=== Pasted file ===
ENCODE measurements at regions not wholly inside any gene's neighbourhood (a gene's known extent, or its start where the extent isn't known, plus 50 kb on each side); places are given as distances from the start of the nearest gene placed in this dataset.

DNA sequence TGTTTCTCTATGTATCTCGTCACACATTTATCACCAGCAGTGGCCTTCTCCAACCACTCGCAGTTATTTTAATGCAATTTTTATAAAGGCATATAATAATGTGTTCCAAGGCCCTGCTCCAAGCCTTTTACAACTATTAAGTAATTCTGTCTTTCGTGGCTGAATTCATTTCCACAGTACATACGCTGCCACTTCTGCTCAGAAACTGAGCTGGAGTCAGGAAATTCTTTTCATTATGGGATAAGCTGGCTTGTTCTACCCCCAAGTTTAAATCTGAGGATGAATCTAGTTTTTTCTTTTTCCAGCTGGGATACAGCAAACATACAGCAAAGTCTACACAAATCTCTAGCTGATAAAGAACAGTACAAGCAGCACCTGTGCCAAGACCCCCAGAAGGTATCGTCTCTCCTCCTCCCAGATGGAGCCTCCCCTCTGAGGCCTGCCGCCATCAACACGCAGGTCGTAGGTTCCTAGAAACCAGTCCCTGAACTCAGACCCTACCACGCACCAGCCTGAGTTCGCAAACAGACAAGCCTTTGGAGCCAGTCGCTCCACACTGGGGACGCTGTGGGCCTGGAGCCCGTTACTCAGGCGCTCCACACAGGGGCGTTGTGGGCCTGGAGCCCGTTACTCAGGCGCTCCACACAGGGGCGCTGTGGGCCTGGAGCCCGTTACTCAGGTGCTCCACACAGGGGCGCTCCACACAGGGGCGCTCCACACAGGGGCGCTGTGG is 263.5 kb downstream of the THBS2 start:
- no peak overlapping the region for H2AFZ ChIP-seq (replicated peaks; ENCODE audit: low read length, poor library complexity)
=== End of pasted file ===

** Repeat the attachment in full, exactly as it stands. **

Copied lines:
ENCODE measurements at regions not wholly inside any gene's neighbourhood (a gene's known extent, or its start where the extent isn't known, plus 50 kb on each side); places are given as distances from the start of the nearest gene placed in this dataset.

DNA sequence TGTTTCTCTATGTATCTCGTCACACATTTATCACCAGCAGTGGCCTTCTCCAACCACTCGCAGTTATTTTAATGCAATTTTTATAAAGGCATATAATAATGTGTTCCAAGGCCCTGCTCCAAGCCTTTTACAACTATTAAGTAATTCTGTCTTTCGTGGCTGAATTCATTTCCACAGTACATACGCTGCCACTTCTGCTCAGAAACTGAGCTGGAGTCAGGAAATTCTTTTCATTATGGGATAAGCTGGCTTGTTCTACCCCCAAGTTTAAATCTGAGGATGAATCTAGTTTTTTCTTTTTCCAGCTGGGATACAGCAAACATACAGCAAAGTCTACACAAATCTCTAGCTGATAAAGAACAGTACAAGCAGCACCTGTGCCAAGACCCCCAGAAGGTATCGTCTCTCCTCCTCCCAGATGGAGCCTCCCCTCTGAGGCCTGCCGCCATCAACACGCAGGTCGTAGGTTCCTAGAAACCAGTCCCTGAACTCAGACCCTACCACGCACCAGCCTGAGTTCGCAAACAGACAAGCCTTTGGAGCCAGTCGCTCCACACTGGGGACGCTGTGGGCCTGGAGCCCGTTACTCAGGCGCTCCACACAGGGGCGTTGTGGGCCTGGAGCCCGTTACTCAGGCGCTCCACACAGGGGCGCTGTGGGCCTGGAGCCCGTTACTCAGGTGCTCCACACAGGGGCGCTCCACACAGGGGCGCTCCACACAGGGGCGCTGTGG is 263.5 kb downstream of the THBS2 start:
- no peak overlapping the region for H2AFZ ChIP-seq (replicated peaks; ENCODE audit: low read length, poor library complexity)